Ritchie on flat taxes

Man\’s amazing, really, he is.

Those on low incomes would almost certainly pay more because around the world flat tax systems are associated with high National Insurance contributions – that hit the lowest paid hardest.

The extant proposals are in fact to merge NI and income tax and then have a flat rate with a large personal exemption. So, err, no, it won\’t hit the lowest paid hard.

And as for simplification? That won\’t happen, first because business needs complex tax systems to let it do the complex trades it undertakes,

What?

We can simplify business taxation in a trice. Abolish corporation tax and tax dividends and capital gains at that new flat rate. And any one who says that this will make business more complex is a loon: or the Murphmeister.

13 thoughts on “Ritchie on flat taxes”

  1. So Much For Subtlety

    I suppose he is well known for his objections to VAT then. You know, given it is worse than a flat tax and is actually genuinely regressive.

    No doubt he condemns places like Denmark and Sweden for their high VATs all the time …. right?

  2. Tim, you missed off Ritchie’s second reason-

    “and second, because most of the complexity is about defining just what is taxable. “

    -which is the real problem. While people continue to want differential taxes on different things, Pigovian taxes, and the like, you’ll never get a simplified tax system and talking about a flat tax is basically a joke.

    The complexity of modern taxation is down to zillions of differnt interests all wanting various taxes on this but not on that, for the common good, or because of nebulous externalities, and biscuits but not cakes (or is cakes but not biscuits?) and so on.

  3. look at the taxes that are easy to collect and have few defaulters. Asset-based taxes are much much easier than ones based on defining financial flows in different ways – income, costs, expenses, allowances, benefits in kind, fixed asset purchase, improvements, repairs, fixtures, plant etc

    Business rates, council tax and Land Value tax would get rid of most of the tax collection and benefit payment infrastructure in this country.

  4. So if we made tax simpler, business would really, really suffer; OK. And if we got rid of it altogether, business would completely collapse; right.

    Meanwhile, back on this side of the looking glass…

  5. From reading his blogs, I can’t see that Ritchie has ever really got his head around the notion of tax simplification. Perhaps it goes against the notion of say being able to manipulate tax at the micro level to support an ideology, for example? Who knows?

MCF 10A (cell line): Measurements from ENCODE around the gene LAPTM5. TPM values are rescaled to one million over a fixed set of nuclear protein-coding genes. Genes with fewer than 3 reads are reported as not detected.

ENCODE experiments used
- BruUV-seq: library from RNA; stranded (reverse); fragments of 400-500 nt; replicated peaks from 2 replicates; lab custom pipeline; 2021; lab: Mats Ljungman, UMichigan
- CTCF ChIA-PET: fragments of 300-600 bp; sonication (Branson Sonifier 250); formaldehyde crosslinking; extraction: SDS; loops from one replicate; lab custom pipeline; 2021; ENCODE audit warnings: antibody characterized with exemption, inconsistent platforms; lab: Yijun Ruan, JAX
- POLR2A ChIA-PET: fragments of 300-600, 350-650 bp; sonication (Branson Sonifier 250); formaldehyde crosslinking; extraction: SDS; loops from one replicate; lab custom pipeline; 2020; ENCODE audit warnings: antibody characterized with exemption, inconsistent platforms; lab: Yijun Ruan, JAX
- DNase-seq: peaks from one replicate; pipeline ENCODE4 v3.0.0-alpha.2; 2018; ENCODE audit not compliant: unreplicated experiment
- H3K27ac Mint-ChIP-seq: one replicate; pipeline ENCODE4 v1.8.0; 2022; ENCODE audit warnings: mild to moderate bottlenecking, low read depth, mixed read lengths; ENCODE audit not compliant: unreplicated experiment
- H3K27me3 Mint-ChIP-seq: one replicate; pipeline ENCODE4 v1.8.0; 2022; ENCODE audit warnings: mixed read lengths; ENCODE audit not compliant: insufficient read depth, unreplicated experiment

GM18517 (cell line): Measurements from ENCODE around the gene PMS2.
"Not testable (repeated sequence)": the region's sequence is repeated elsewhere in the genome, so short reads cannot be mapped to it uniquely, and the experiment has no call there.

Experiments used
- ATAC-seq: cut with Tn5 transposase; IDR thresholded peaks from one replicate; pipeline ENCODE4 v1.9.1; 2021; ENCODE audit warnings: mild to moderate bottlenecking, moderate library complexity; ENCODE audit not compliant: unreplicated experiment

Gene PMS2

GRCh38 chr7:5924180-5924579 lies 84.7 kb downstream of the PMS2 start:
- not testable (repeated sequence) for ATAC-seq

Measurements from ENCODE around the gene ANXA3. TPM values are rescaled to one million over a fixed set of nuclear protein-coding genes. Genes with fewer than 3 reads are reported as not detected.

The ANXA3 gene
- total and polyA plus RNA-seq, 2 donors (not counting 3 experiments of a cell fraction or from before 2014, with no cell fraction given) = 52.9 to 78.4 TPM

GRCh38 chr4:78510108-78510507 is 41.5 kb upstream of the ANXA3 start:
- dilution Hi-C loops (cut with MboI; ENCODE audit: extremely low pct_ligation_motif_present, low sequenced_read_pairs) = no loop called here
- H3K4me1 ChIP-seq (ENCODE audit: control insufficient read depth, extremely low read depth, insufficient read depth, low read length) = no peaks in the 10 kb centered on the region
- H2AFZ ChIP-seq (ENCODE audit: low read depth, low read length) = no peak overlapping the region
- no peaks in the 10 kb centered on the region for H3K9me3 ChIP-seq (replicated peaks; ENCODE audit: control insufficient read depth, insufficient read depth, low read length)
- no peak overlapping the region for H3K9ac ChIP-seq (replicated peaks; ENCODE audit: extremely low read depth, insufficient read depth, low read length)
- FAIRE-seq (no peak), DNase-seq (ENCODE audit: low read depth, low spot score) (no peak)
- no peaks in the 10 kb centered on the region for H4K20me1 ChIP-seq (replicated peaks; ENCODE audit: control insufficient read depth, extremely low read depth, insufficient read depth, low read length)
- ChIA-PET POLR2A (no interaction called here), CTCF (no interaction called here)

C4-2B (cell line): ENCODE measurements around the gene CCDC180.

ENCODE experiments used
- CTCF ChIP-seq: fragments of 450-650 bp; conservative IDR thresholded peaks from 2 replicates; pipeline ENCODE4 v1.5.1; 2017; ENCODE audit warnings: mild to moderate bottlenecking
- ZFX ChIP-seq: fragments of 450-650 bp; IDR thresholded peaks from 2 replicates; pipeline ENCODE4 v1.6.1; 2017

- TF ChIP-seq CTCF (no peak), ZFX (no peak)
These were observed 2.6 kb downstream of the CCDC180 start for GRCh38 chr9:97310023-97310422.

@ Ian B – I totally understand where you come from: ie, with inept and useless politicians running the show, this simply isn’t going to happen, but that shouldn’t mean that it isn’t feasible.

    If we were serious, we would start from principles, rather than from the vested interests; ie top down rather than bottom up. To use your analogy, words like biscuit (or cake) – and much much more – would simply never appear.

  6. Rob

    No!!!

    Fewer, simpler taxes: business collapses. So we need, NEED DAMN IT, more taxes and more complicated.

    Keep up!

    MMT works on the same principle (the world always has actually but only a couple of academics in East Coast Unis in the early 21st Cenetury could see it). You see: taxes drive growth. No taxes; no growth. Or negative GDP as Heidi Moore would say.

    Again Rob, try to keep up.

  7. He’s one of those people – like Brown – who you have to disagree with to know you’re making sense.

    On the one hand, he never understood the corporation tax regime in the EU, because it is complex. so he resorted to saying that companies should pay the tax that he said they should. Which is as simple as it gets, then.

    On the other hand, he’s now saying that business taxes (presumably he intentionally means companies, partnerships, LLPs and sole traders and not just companies) should be complex.

    And they are really two irreconcilable stances.

    I think it’s called schizophrenia…

  8. I know this is a bit off topic, but having mentioned it once already I really can’t help saying that the whole biscuits vs. cakes tax thing is indicative of a society gone mad.

  9. You simplify the tax system and at the same time reduce or remove the majority of exemptions and rebates. So all these corps who’ve paid zero tax suddenly can’t offset costs to lower their tax bill. Instantly HMRC get MORE tax collected.

    Given Ritchie is so quick to highlight tax avoidance you have to ask why the resistance to the notion of a flat tax and reduction of avoidance?

    The cynic in me would say he enjoys buttering both sides for self gain.

  10. Lets not forget that Ritchie is a bought-and-paid-for shill of the main taxman’s union the PCS. Thus he will campaign for anything which increases HMRC numbers and thereby PCS union membership.

    All this bollox about country-by-country reporting or getting out the thumbscrews on tax evaders is just rent-seeking by proxy.

    Hang the fucker!

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